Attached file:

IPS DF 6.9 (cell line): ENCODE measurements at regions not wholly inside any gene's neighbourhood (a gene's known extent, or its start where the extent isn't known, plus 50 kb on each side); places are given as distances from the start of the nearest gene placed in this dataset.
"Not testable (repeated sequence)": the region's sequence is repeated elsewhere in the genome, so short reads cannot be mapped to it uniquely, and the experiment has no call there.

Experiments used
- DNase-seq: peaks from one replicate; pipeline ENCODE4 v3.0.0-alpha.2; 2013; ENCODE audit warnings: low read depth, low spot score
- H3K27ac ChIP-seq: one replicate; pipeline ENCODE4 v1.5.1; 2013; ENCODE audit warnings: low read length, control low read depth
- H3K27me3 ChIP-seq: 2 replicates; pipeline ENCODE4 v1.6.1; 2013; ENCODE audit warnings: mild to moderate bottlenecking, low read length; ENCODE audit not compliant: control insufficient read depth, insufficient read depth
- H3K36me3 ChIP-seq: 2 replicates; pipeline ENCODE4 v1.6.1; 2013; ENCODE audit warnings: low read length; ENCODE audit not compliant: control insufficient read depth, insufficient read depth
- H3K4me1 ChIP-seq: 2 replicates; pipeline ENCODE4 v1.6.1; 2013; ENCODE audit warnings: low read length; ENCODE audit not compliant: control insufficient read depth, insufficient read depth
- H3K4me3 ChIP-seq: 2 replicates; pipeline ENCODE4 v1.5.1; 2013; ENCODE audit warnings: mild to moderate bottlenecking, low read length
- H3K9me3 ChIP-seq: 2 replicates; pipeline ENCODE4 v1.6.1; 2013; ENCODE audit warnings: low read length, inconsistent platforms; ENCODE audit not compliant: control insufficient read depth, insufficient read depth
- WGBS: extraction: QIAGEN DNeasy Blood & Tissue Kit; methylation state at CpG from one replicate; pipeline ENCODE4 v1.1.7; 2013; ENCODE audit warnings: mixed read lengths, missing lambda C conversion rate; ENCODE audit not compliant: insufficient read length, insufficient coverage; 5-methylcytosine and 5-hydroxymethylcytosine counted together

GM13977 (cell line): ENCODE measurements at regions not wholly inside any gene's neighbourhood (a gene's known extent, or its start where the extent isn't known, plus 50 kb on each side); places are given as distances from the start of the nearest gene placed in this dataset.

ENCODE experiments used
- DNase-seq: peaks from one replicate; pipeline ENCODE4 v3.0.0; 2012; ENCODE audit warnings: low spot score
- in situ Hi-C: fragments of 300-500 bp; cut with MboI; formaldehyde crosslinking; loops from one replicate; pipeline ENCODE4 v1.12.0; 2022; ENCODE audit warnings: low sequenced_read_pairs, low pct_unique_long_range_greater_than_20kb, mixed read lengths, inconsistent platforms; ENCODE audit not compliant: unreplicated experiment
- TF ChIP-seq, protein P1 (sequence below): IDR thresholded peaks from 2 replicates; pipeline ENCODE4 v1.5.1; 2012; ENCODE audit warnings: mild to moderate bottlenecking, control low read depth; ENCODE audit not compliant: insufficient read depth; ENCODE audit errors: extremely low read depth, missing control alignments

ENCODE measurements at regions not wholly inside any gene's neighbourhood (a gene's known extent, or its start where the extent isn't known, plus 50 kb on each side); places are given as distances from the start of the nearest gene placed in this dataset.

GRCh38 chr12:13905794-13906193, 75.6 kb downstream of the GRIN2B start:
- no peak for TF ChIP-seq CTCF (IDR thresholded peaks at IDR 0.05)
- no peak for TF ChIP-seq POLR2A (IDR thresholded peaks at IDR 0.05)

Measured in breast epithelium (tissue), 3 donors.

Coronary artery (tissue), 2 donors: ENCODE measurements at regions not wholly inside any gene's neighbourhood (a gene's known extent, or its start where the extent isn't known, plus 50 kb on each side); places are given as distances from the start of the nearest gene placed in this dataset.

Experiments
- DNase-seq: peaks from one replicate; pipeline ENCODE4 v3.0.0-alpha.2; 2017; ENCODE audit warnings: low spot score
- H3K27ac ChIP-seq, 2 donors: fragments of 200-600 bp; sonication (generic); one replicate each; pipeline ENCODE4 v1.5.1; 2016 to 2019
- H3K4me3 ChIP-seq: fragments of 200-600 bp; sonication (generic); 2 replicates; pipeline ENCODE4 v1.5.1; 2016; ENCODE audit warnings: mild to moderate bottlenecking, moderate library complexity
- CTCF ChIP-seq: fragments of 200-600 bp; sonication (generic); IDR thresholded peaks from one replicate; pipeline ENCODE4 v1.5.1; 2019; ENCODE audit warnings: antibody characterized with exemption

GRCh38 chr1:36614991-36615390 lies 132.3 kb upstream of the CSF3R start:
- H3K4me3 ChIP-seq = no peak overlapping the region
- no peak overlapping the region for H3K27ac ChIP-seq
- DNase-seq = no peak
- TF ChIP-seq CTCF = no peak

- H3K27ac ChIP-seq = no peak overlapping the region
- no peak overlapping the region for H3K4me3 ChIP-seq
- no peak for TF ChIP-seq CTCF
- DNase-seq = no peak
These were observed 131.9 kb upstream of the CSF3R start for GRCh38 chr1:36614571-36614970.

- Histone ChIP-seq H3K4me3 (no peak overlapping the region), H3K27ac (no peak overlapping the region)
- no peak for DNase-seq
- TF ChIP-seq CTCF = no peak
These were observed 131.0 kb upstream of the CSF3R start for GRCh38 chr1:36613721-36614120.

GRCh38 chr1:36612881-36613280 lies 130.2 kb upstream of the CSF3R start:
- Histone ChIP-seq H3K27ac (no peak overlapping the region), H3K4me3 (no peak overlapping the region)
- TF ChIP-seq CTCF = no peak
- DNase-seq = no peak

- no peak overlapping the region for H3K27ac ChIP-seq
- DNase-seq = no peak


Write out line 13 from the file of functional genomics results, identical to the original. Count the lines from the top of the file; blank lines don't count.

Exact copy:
ENCODE experiments used